Environmentalists and some economists, however, argue that if environmental costs are figured in (costs not generally borne by power companies) the true gross cost of building and operating traditional coal-fired plants is much higher than those that use modern technologies. Since governments often end up bearing environmental costs (clean up, healthcare, etc.), one would think that they would take such factors into consideration when approving new plants, but Mufson writes that isn’t the case.

“State regulators, who give thumbs up or down to coal plant proposals, worry mostly about reliability and costs to consumers. In the 1990s, many utilities built natural-gas-fired plants, but in the past two years gas prices have soared. Now, coal backers say that coal is cheaper than other fuels such as natural gas.”

Even so, Mufson notes, the price of building any kind of power plant is soaring. While the U.S. and China are wrestling to find an acceptable balance between fostering development and protecting the environment, Europe is moving aggressively to curb emissions [“Europe gets tougher on climate control,” by Elizabeth Bryant, San Francisco Chronicle, 10 March 2007].

“The 27 nations of the European Union adopted rules on Friday requiring that one-fifth of all energy used come from renewable sources by 2020. While key details remain to be worked out, the EU plan calls for specific targets rather than the voluntary cutbacks on greenhouse gases advocated by the Bush administration. The new rules go further than the pollution-reduction requirements of the Kyoto Protocol, which went into effect without U.S. participation. … European governments and businesses already are investing in an arsenal of emissions-cutting ventures. Wind turbines are mushrooming across rugged hills in Spain and Scotland. Bicycle lanes slice through Paris and Berlin. Clean-energy investment is blossoming, and the 27-member European Union is mulling ambitious goals to cut emissions to 20 percent below 1990 levels by 2020 — beyond Kyoto Protocol targets — along with its dependence on imported fossil fuel.”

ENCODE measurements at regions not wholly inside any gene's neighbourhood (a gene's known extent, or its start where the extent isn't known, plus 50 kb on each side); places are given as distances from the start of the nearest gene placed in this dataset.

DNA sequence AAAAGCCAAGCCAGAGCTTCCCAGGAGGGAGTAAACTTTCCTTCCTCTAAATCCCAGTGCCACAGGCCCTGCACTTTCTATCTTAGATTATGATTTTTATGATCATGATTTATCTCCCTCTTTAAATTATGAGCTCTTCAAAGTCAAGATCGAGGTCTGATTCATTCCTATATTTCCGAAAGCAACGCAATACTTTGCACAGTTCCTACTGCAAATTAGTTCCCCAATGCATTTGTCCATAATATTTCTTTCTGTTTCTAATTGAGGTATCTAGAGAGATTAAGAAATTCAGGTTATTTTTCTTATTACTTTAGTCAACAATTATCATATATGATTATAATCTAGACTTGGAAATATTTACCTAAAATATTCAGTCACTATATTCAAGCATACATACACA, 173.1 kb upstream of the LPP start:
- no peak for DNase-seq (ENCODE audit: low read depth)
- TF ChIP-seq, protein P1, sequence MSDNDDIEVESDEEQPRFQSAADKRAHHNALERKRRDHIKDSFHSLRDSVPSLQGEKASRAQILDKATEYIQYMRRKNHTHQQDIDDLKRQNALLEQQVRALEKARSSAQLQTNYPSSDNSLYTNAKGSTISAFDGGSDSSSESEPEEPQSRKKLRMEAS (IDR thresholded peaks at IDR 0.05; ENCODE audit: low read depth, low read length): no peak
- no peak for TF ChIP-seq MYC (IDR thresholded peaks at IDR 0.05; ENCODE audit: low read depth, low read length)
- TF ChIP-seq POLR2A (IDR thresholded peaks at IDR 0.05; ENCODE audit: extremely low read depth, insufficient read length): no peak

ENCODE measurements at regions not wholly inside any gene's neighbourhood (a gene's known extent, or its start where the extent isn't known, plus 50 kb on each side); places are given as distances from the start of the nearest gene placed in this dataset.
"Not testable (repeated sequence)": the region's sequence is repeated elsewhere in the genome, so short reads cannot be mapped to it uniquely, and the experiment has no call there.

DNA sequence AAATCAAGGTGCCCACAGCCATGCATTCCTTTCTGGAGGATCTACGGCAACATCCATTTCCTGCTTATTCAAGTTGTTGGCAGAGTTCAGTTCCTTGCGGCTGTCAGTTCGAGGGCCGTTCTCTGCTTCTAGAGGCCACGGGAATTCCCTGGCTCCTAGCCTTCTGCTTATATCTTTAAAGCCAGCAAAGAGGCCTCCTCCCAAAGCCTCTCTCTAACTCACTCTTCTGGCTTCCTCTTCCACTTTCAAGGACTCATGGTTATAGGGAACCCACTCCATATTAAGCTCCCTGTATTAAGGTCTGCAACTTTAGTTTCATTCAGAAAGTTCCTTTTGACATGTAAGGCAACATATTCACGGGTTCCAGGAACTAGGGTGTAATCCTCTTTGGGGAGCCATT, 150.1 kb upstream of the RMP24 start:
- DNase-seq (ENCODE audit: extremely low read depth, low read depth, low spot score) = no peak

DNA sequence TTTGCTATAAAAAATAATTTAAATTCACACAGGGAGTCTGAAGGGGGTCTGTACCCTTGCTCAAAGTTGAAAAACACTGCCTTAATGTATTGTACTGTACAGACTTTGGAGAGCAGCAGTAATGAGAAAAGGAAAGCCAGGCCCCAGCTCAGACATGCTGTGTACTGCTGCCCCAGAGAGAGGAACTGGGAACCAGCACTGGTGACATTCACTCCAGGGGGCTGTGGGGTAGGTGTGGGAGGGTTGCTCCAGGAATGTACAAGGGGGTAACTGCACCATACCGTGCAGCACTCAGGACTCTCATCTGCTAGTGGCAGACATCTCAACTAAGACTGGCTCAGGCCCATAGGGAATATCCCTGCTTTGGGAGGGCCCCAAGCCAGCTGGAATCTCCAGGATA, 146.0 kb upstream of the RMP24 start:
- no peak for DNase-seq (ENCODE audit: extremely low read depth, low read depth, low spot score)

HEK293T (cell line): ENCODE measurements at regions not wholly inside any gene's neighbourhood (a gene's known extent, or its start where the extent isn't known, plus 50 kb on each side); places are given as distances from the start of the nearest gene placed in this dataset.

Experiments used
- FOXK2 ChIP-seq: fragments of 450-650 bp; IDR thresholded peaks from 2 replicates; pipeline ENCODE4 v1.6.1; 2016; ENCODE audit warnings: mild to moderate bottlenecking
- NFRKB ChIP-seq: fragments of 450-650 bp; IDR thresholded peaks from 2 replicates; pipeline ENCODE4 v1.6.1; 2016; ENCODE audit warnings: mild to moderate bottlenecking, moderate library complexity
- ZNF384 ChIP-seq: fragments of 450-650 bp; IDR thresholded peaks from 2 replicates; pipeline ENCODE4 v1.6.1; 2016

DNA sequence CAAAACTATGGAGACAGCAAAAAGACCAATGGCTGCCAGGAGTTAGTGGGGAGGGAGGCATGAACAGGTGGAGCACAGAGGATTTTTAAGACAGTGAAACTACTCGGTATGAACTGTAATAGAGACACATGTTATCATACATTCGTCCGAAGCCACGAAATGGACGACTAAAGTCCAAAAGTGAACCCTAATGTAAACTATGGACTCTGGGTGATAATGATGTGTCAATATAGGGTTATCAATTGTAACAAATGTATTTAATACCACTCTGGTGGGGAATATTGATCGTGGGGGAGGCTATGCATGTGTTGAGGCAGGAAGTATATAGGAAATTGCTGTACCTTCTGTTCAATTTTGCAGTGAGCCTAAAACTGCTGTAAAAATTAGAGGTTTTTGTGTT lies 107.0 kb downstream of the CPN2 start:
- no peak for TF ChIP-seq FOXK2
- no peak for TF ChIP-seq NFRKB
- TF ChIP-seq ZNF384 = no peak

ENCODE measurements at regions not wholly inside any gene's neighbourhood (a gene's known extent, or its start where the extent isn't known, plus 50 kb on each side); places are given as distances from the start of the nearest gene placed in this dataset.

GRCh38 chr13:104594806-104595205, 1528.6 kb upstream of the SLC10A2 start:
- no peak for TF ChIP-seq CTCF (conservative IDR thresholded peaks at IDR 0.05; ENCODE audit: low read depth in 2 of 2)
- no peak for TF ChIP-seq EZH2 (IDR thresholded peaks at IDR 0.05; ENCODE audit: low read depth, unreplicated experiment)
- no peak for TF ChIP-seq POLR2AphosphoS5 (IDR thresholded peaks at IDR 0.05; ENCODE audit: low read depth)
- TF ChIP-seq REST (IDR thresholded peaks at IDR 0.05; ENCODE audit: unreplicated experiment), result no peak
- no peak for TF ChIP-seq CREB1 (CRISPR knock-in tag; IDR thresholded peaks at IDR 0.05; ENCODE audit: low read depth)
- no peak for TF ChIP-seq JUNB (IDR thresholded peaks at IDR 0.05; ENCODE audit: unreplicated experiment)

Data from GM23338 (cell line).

Bryant points out, however, that so far rhetoric outpaces action and hard choices still need to be made. In other words, Europe faces challenges similar to those faced by China and the U.S., even if it is further down the green road than China and the U.S.

“Europe already has established the world’s largest mandatory emissions trading system — a scheme that offers polluters market-based incentives to reduce greenhouse gases. By setting caps and allowing industries to buy and sell carbon credits on the market, the system is designed to encourage businesses to pollute less — or at least to mitigate their emissions by investing in reforestation or other carbon dioxide-reducing projects. ‘Other countries are finding it very difficult to meet their Kyoto targets, but the EU is taking this incredibly seriously,’ said Beverly Darkin, a climate change expert at the Royal Institute of International Affairs, a London think tank. ‘The fact we’ve got an EU-wide emissions trading scheme demonstrates our willingness to put regulatory measures in place to tackle the problem.’ Critics argue the trading system hurts European competitiveness, while supporters predict the 2-year-old venture will drive future emissions cuts and a rush in green investment. Most agree, however, that it remains a work in progress.”

Many pundits argue that a green enterprise sector will eventually emerge and that sector will create jobs, raise awareness, improve efficiency, and make environmentalism not only a priority but a reality — and a profitable one. Politics has not been able to achieve this to date. This is an area where the innovators will rule and the world will win. I’m optimistic that we’ll eventually meet the challenge, but we need to realize that in the energy sector we are going to have to live the next half century with the decisions we are making today.